In my previous post, I discussed monetary and non-monetary rewards. One important take away from that piece is that while many people think non-monetary reward programs are cheaper or, at times, free, this is not always the case. Also, the best reward programs must be matched to the population you are serving. The best way for talent managers to know what rewards are attractive is to ASK their staff.
Surprisingly, through my research for the blog, I came across lists of non-monetary rewards that included:
• Treating staff with dignity and respect
• Saying thank you to staff members
• Providing opportunities for staff to learn from one another
• Offering opportunities for staff to grow, learn, develop, and advance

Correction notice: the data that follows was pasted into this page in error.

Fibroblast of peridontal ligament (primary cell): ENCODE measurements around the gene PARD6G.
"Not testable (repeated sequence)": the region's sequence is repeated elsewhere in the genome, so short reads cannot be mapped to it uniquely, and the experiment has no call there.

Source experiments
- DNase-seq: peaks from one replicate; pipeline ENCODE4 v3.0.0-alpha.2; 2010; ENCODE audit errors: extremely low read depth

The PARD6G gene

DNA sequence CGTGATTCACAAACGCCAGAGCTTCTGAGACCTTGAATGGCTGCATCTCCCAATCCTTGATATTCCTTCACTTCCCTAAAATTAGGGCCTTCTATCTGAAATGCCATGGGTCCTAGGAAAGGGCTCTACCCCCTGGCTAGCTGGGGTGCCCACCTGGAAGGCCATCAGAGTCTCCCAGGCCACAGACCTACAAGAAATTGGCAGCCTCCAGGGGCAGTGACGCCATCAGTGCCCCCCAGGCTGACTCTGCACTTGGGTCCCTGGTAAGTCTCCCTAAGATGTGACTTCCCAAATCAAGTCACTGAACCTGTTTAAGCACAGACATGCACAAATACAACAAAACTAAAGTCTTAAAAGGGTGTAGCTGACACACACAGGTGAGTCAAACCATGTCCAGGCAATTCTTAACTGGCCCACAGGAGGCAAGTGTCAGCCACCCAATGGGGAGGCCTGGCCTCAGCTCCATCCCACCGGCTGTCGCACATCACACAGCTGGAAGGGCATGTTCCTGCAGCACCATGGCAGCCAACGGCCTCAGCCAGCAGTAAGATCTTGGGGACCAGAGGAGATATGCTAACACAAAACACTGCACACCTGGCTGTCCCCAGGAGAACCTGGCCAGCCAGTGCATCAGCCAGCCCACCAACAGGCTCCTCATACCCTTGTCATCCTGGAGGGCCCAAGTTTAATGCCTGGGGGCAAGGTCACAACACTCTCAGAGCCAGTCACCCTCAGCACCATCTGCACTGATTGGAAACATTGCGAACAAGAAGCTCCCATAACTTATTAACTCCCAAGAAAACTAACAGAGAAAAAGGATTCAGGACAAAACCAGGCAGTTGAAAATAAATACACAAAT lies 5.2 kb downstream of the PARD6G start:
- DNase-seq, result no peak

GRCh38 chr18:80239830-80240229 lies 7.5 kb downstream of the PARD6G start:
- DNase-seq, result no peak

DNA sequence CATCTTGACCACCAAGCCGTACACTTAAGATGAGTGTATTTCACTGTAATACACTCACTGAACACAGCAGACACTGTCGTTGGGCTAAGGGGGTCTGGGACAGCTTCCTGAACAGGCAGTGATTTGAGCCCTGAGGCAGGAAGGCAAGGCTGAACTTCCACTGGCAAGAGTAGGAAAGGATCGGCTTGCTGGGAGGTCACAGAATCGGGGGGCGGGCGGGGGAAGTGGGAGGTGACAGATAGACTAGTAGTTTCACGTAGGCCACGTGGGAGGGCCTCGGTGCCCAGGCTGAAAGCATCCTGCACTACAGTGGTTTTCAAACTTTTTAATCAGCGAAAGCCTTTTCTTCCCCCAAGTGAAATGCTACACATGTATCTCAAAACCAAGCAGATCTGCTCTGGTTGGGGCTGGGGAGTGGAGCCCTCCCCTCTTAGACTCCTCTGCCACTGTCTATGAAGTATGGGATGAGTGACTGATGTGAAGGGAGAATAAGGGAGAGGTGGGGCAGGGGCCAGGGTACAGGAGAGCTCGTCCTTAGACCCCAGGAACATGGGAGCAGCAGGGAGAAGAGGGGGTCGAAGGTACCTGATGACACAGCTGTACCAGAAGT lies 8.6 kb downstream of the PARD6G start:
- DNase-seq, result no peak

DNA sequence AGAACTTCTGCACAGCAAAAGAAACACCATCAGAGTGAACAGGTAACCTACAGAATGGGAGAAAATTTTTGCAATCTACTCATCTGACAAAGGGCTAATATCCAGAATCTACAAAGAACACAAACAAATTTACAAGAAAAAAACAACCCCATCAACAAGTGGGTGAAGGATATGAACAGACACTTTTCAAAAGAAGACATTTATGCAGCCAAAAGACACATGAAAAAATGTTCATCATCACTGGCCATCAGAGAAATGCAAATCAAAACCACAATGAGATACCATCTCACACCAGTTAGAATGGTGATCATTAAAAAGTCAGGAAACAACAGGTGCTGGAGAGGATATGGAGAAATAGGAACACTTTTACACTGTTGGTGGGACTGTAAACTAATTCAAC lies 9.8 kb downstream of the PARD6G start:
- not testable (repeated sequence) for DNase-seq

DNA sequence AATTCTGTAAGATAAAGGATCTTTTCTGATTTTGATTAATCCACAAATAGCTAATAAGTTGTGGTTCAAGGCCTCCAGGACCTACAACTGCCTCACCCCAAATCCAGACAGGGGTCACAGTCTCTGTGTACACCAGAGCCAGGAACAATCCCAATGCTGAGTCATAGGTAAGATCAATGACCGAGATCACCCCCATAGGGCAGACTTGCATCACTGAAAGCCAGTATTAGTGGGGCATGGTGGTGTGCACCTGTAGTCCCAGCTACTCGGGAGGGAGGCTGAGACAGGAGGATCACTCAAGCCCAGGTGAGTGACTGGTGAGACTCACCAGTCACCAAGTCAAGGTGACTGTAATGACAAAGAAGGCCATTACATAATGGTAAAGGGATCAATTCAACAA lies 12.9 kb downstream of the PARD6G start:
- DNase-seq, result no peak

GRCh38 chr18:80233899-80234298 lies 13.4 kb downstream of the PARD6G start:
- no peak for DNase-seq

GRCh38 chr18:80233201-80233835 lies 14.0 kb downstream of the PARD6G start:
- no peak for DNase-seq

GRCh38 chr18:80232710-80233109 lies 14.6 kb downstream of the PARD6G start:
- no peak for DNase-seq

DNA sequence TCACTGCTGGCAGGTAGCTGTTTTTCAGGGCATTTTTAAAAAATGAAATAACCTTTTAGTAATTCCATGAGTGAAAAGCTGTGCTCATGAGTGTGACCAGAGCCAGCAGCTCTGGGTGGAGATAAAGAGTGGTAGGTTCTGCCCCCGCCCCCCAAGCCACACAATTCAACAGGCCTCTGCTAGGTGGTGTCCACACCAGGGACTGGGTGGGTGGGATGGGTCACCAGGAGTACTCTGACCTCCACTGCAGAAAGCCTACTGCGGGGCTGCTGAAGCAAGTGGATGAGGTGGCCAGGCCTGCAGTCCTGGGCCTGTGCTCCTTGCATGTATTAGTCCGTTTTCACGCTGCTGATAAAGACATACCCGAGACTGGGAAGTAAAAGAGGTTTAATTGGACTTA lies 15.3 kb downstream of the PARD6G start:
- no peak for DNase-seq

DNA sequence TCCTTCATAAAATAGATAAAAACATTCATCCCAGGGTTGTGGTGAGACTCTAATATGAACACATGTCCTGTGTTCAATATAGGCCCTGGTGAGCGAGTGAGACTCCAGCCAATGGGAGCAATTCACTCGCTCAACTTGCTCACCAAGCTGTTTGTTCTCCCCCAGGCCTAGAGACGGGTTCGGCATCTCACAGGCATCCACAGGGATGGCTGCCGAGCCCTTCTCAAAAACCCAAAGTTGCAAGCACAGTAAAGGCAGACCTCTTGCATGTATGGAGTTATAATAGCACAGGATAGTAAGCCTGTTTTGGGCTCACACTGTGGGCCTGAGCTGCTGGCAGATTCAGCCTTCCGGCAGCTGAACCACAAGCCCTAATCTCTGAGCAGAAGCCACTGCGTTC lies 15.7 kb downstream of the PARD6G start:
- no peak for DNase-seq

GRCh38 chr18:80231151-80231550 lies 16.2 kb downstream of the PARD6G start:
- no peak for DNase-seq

• Empowering staff by allowing them to have a say in strategy and culture
These are unalienable rights, not rewards.
For many of the organizations featured in Forbes recent list of “100 Best Places to Work,” culture, innovation, and operational efficiency are all seen as critical to overall success. They don’t advertise that “if you do great things and deserve a reward, THEN we’ll treat you with dignity.”
High potential employees expect a work environment where they’re treated as professionals, given feedback for improvement, provided opportunities to develop their skills, and offered the chance to make a difference. Leading organizations provide their staff with the right to access these opportunities and experiences. When the employees (or human capital) in a business, non-profit, school district, or any other organization are successful, engaged, loyal, and satisfied, the organization as a whole is as well.
Do you know any districts exploring innovative non-monetary or monetary rewards?
The opinions expressed in K-12 Talent Manager are strictly those of the author(s) and do not reflect the opinions or endorsement of Editorial Projects in Education, or any of its publications.